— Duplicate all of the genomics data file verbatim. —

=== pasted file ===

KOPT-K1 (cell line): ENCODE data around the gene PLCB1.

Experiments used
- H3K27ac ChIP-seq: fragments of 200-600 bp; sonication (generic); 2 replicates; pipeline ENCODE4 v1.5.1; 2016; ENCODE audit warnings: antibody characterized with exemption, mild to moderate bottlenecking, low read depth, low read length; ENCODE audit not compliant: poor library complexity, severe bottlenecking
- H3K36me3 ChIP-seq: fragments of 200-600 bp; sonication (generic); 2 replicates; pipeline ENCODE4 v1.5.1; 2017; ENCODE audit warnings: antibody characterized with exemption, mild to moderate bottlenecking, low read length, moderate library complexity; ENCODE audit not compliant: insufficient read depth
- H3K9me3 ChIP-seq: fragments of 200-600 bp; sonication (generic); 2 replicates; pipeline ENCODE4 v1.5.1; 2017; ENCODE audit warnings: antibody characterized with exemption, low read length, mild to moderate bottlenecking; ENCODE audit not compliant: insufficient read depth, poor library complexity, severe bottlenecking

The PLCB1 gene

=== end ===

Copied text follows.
KOPT-K1 (cell line): ENCODE data around the gene PLCB1.

Experiments used
- H3K27ac ChIP-seq: fragments of 200-600 bp; sonication (generic); 2 replicates; pipeline ENCODE4 v1.5.1; 2016; ENCODE audit warnings: antibody characterized with exemption, mild to moderate bottlenecking, low read depth, low read length; ENCODE audit not compliant: poor library complexity, severe bottlenecking
- H3K36me3 ChIP-seq: fragments of 200-600 bp; sonication (generic); 2 replicates; pipeline ENCODE4 v1.5.1; 2017; ENCODE audit warnings: antibody characterized with exemption, mild to moderate bottlenecking, low read length, moderate library complexity; ENCODE audit not compliant: insufficient read depth
- H3K9me3 ChIP-seq: fragments of 200-600 bp; sonication (generic); 2 replicates; pipeline ENCODE4 v1.5.1; 2017; ENCODE audit warnings: antibody characterized with exemption, low read length, mild to moderate bottlenecking; ENCODE audit not compliant: insufficient read depth, poor library complexity, severe bottlenecking

The PLCB1 gene